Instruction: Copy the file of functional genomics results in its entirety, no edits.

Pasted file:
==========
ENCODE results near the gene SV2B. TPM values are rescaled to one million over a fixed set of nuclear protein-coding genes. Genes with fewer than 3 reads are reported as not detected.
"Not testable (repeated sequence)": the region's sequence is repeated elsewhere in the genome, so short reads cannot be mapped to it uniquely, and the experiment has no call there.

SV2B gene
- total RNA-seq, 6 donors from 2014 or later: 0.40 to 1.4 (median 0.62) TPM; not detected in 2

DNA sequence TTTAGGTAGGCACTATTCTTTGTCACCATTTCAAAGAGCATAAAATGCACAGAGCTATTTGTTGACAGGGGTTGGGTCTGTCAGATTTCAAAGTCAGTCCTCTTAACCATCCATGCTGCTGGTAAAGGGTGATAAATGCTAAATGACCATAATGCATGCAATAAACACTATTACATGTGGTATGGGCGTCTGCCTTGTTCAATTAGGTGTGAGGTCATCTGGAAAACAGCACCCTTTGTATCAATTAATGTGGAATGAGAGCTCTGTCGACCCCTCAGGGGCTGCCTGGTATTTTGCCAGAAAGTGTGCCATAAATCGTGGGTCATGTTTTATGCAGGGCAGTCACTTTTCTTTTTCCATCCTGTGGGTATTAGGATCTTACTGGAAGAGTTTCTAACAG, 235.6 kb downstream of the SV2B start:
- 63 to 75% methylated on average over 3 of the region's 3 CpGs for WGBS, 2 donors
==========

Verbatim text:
ENCODE results near the gene SV2B. TPM values are rescaled to one million over a fixed set of nuclear protein-coding genes. Genes with fewer than 3 reads are reported as not detected.
"Not testable (repeated sequence)": the region's sequence is repeated elsewhere in the genome, so short reads cannot be mapped to it uniquely, and the experiment has no call there.

SV2B gene
- total RNA-seq, 6 donors from 2014 or later: 0.40 to 1.4 (median 0.62) TPM; not detected in 2

DNA sequence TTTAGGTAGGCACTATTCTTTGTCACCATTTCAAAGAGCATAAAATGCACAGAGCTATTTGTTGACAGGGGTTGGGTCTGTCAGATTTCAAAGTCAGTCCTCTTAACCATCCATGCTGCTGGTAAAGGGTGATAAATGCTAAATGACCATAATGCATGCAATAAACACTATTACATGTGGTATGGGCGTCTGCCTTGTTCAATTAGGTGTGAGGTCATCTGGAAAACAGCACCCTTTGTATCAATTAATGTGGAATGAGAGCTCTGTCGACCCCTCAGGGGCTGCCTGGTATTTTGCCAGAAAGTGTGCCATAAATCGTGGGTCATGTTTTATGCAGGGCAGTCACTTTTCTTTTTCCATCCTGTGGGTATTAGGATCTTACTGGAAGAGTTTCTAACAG, 235.6 kb downstream of the SV2B start:
- 63 to 75% methylated on average over 3 of the region's 3 CpGs for WGBS, 2 donors